Master of Science (MS)
Plant, Environmental Management and Soil Sciences
The loss of Louisiana's coastal wetlands has mandated the construction of diversion structures for reintroduction of a portion of the Mississippi River into Louisiana's coastal region for slowing or reversing marsh deterioration. The Davis Pond Freshwater Diversion Structure allows for a section of the Mississippi River water to be reintroduced into Louisiana's Barataria Basin. The reintroduced Mississippi River water contains elevated levels of nitrate and other nutrients from agricultural runoff primarily from the upper reaches of the Mississippi River drainage basin. These elevated nitrate levels have raised questions of possible eutrophication effects on Louisiana estuaries. The purpose of this study is to monitor changes in concentration of nutrients as the diverted Mississippi River input moves across a 9300 acre (3800ha) of ponded, freshwater marsh. Three sampling sites, inlet, outlet, and Lake Cataouatche, were established at the Davis Pond diversion and samples were collected during various discharge or pulsing events. Change in nutrient concentrations were measured between the inlet and the outlet of the ponded freshwater marsh. Results of the study show efficiency that NO3-N removal was affected by discharge rate entering the ponded marsh. Discharge rates of 35m3/s showed that the system effectively removed NO3-N concentrations in diverted river water that were greater than 1 ppm. In contrast, in the month of December, a high discharge rate, even thought nitrate was removed, a significant portion of the NO3-N passed straight through the ponded system introducing a large amount of Nitrate-N into the lake Cataouatche. Results of the study indicate that the Davis Pond Freshwater Diversion acted conservatively in relation to phosphorus with only a small amount removed. The ponded wetland system acted as a source for ammonia and organic carbon. ICP and Standard Tests for Irrigation Water analyses proved all tested nutrient elements to fall within the low to medium or high to medium when compared to threshold range. Assessments of the capacity of the system to process and assimilate nutrients in diverted Mississippi River water is multifold and longer term evaluations must be performed in order to adequately assess the future capacity of freshwater marsh to process nutrients.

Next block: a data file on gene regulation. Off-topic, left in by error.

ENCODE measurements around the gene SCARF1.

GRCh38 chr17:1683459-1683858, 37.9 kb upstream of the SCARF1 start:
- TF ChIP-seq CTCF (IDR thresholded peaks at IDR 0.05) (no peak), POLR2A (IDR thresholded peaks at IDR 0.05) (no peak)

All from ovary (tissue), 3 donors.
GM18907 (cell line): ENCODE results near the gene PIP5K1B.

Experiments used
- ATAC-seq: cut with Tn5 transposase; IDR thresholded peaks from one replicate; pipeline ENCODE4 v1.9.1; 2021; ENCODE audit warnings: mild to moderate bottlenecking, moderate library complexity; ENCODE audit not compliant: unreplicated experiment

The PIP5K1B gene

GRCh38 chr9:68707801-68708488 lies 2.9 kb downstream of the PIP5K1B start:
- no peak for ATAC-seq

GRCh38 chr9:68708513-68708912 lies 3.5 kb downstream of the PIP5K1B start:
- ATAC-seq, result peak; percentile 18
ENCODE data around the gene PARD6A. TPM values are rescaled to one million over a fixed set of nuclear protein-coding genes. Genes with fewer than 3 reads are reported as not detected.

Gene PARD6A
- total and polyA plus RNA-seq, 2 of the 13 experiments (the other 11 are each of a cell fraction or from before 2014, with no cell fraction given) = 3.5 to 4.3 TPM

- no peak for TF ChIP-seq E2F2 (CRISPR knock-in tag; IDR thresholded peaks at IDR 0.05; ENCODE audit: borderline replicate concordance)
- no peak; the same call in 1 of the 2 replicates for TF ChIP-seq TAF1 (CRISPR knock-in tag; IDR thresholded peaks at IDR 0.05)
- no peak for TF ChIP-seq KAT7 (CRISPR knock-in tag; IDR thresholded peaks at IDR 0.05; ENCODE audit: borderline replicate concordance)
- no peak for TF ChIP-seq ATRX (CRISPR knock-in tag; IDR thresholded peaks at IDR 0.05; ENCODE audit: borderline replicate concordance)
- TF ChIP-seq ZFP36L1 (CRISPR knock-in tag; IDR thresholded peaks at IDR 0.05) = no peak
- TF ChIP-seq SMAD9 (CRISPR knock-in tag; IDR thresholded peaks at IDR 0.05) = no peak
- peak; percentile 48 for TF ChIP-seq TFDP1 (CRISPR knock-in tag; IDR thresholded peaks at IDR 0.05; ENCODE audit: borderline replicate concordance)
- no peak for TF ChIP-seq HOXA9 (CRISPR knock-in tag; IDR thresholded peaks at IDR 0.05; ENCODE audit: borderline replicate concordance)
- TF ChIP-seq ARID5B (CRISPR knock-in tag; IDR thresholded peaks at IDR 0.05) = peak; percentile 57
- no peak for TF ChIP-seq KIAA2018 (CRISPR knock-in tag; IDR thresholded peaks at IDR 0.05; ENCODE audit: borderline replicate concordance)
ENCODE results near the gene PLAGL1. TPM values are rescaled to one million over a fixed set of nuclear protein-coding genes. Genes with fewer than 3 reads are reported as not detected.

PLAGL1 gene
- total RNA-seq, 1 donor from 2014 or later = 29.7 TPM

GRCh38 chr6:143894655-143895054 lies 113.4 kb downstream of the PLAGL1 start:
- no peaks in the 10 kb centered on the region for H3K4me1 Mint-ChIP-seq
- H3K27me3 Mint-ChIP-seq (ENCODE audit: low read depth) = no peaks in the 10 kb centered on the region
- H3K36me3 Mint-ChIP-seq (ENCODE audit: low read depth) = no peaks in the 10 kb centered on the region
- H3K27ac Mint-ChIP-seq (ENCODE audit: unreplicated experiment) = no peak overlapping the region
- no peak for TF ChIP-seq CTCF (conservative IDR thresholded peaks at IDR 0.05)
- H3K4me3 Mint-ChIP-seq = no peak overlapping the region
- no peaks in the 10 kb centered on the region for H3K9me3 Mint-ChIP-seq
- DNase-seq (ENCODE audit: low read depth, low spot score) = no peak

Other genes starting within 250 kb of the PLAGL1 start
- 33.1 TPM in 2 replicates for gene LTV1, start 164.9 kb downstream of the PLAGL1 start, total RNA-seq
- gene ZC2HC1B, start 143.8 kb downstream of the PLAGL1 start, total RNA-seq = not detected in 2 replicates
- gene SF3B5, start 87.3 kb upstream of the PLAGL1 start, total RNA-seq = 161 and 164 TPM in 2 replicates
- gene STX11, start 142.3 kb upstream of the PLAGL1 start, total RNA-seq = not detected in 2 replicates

Document Availability at the Time of Submission
Release the entire work immediately for access worldwide.
Johnson, Craig Bonya', "Capacity of freshwater marsh to process nutrients in diverted Mississippi River water" (2004). LSU Master's Theses. 862.